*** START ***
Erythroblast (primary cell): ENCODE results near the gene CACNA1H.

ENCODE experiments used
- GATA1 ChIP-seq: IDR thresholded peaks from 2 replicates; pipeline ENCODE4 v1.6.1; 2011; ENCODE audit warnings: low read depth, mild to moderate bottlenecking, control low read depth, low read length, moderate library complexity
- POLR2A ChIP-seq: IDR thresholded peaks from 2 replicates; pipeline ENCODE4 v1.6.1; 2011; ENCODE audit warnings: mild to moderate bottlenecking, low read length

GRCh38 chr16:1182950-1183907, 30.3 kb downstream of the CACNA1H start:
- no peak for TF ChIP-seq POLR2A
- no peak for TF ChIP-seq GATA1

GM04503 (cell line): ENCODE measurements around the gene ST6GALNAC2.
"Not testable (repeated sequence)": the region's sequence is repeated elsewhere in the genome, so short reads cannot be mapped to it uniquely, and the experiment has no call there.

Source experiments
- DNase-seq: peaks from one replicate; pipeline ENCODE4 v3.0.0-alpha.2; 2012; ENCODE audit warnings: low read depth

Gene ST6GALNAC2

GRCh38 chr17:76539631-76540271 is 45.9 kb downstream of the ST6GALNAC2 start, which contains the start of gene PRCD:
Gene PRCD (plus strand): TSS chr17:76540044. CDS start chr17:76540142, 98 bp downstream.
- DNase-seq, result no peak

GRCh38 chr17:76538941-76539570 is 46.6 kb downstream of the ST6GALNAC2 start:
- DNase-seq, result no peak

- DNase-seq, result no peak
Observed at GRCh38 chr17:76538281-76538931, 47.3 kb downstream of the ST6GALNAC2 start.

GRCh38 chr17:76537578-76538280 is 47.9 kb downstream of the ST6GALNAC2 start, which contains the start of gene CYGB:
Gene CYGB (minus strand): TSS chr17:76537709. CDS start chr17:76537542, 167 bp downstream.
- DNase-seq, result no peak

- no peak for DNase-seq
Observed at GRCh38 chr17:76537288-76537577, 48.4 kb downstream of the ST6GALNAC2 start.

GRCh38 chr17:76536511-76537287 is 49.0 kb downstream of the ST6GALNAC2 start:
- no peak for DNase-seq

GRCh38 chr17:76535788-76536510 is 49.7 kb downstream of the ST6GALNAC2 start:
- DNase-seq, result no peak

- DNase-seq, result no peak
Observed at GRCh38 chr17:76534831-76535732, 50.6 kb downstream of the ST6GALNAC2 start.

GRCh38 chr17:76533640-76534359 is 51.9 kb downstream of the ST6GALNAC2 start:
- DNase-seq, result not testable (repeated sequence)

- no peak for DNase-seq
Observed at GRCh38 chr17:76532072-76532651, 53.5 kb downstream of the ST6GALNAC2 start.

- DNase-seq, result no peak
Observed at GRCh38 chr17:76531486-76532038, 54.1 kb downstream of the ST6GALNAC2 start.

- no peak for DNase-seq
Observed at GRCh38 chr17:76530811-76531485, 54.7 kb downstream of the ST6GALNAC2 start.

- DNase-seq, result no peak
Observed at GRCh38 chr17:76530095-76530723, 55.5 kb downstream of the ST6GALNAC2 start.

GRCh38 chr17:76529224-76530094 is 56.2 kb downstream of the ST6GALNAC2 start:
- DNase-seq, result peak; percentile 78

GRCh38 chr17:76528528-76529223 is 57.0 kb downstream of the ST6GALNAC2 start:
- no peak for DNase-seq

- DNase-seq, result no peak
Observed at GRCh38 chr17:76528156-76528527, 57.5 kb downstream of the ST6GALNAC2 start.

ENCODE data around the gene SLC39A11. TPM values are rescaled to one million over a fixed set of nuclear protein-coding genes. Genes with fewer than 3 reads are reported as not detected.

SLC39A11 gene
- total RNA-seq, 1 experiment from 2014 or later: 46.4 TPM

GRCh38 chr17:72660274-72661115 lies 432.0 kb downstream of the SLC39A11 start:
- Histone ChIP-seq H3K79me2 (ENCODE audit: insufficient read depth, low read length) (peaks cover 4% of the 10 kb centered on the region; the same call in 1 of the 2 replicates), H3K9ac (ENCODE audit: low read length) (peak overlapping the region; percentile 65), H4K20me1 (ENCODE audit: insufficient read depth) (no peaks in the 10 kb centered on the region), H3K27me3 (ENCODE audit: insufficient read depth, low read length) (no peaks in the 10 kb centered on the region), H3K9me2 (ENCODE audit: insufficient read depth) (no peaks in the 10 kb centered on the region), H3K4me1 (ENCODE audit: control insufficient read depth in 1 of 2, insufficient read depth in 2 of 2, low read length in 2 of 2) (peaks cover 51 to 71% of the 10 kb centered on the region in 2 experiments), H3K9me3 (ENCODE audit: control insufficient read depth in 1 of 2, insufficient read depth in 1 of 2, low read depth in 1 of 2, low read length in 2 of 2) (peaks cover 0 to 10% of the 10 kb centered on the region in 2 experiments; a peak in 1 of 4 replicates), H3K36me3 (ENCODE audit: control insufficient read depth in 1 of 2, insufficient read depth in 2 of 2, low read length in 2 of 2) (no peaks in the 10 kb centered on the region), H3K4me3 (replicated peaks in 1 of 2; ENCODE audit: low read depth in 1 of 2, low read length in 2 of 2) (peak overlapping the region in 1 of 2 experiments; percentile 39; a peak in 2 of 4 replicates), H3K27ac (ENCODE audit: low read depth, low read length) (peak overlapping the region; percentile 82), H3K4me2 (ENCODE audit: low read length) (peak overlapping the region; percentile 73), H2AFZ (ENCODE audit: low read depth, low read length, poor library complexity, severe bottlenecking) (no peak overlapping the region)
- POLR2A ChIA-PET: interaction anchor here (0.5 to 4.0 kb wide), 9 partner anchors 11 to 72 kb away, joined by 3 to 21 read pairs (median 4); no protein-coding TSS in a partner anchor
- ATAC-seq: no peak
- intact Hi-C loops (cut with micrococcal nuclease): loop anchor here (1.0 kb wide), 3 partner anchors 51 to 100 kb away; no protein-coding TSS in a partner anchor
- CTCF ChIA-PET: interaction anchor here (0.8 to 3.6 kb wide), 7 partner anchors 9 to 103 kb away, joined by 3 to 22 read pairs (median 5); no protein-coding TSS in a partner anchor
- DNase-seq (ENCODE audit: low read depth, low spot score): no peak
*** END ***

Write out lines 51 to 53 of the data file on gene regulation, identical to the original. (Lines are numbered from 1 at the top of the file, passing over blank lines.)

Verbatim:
- Histone ChIP-seq H3K79me2 (ENCODE audit: insufficient read depth, low read length) (peaks cover 4% of the 10 kb centered on the region; the same call in 1 of the 2 replicates), H3K9ac (ENCODE audit: low read length) (peak overlapping the region; percentile 65), H4K20me1 (ENCODE audit: insufficient read depth) (no peaks in the 10 kb centered on the region), H3K27me3 (ENCODE audit: insufficient read depth, low read length) (no peaks in the 10 kb centered on the region), H3K9me2 (ENCODE audit: insufficient read depth) (no peaks in the 10 kb centered on the region), H3K4me1 (ENCODE audit: control insufficient read depth in 1 of 2, insufficient read depth in 2 of 2, low read length in 2 of 2) (peaks cover 51 to 71% of the 10 kb centered on the region in 2 experiments), H3K9me3 (ENCODE audit: control insufficient read depth in 1 of 2, insufficient read depth in 1 of 2, low read depth in 1 of 2, low read length in 2 of 2) (peaks cover 0 to 10% of the 10 kb centered on the region in 2 experiments; a peak in 1 of 4 replicates), H3K36me3 (ENCODE audit: control insufficient read depth in 1 of 2, insufficient read depth in 2 of 2, low read length in 2 of 2) (no peaks in the 10 kb centered on the region), H3K4me3 (replicated peaks in 1 of 2; ENCODE audit: low read depth in 1 of 2, low read length in 2 of 2) (peak overlapping the region in 1 of 2 experiments; percentile 39; a peak in 2 of 4 replicates), H3K27ac (ENCODE audit: low read depth, low read length) (peak overlapping the region; percentile 82), H3K4me2 (ENCODE audit: low read length) (peak overlapping the region; percentile 73), H2AFZ (ENCODE audit: low read depth, low read length, poor library complexity, severe bottlenecking) (no peak overlapping the region)
- POLR2A ChIA-PET: interaction anchor here (0.5 to 4.0 kb wide), 9 partner anchors 11 to 72 kb away, joined by 3 to 21 read pairs (median 4); no protein-coding TSS in a partner anchor
- ATAC-seq: no peak